The federal government is amending the requirements of the Canada Business Corporations Act (“CBCA”) relating to the beneficial ownership registry most private federal corporations are required to maintain (the “CBCA Amendments”). Most notably, the CBCA Amendments expand the reporting requirements on private federal corporations, require that certain information from the registry be made publicly accessible, and substantially increase the penalties for non-compliance. The new reporting requirements will come into effect on January 22, 2024.
Since June 2019, most private CBCA corporations have been required to maintain a register (an “ISC Register”) of certain information about individuals that, directly or indirectly, have “significant control” over the corporation (the “ISC Rules”). An “individual with significant control” (an “ISC”) for purposes of the ISC Rules includes (i) an individual who directly or indirectly owns or controls 25% or more of a corporation’s shares (measured by voting power or fair market value), and (ii) an individual who has “direct or indirect influence that, if exercised, would result in control-in-fact of the corporation”. See our January 2019 Update, New CBCA Record Keeping Requirements on the Horizon).
The ISC Rules currently only require corporations to disclose information in an ISC Register to (i) certain investigative bodies (e.g., a police force or the Canada Revenue Agency), (ii) the CBCA Director upon its request, and (iii) shareholders and creditors of a corporation, if the request for information is for certain limited purposes relating to the corporation’s affairs. Currently, none of the information in the ISC Register is publicly accessible.
The CBCA Amendments require that all of the information in the ISC Register be delivered to the CBCA Director on an annual basis. It must also be provided within 15 days of any change in such information, and following the incorporation, amalgamation or continuance of the corporation.
More significantly, the CBCA Amendments require the CBCA Director to make certain information from the ISC Register publicly accessible, including:
- the name of each ISC;
- each ISC’s address for service (if provided to the corporation) or otherwise the individual’s residential address;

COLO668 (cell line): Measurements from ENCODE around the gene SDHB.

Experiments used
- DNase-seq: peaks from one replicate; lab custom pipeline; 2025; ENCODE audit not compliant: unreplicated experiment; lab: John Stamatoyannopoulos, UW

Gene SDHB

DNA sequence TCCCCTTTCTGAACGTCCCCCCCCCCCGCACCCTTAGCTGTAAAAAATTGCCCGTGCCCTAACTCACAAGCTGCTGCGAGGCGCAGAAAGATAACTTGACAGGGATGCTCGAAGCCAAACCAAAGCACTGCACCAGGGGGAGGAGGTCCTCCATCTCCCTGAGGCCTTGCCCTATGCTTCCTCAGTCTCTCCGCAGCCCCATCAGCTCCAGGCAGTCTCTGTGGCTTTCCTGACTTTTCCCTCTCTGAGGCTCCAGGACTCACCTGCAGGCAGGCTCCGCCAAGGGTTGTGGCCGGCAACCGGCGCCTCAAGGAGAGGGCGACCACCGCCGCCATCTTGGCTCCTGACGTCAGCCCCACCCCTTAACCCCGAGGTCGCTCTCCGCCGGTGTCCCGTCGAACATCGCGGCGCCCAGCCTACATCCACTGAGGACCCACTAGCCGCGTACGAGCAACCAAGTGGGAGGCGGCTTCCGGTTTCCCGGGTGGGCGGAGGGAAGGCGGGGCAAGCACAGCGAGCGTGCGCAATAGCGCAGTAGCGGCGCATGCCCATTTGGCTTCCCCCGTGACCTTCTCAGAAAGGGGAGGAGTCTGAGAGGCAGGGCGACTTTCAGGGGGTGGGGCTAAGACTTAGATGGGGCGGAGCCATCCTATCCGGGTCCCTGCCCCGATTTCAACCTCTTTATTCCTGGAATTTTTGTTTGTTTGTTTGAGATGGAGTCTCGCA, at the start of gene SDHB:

- the day on which each ISC became or ceased to be an ISC;
- a description of how each ISC exercises significant control; and
- any other information prescribed by the CBCA regulations (which have yet to be published).
This information is expected to be made available on Corporations Canada’s website upon (or shortly following) the CBCA Amendments coming into effect. Certain other information in an ISC Register will not be made public, including an ISC’s date of birth, citizenship and jurisdiction(s) in which the ISC is resident for tax purposes.
There are only limited circumstances in which an ISC can seek an exemption from the public disclosure requirements (e.g., where disclosure of such information would present a serious threat to the individual’s safety).
The CBCA Amendments significantly increase the maximum criminal and monetary penalties to corporations and their directors, officers and shareholders for failing to comply with the ISC Rules. For example, directors, officers and shareholders can now be subject to fines of up to $1 million and/or up to five years’ imprisonment for certain failures to comply with the ISC Rules. A corporation that fails to comply with the ISC Rules may be subject to a fine of up to $100,000 and can also be dissolved in certain circumstances. Currently, the maximum penalties that may be imposed are $5,000 for corporations and $200,000 and/or six months’ imprisonment for individuals.
Implications for Non-CBCA Corporations
While the corporate law of certain Canadian jurisdictions already requires private provincial corporations to maintain beneficial ownership registers similar to the ISC Register, these registers are generally not publicly accessible (notable exceptions include Quebec’s recent adoption of a public register and British Columbia’s proposal to introduce one by 2025). It remains to be seen how other jurisdictions (including Ontario) respond in the wake of the CBCA Amendments.
The CBCA Amendments represent a meaningful effort by the federal government to enhance corporate transparency and prevent tax evasion, money laundering, financing of terrorism and other unlawful activities. Given the substantial penalties for non-compliance, it is important that CBCA corporations subject to these rules have appropriate procedures in place to ensure compliance with these new requirements before they come into force.
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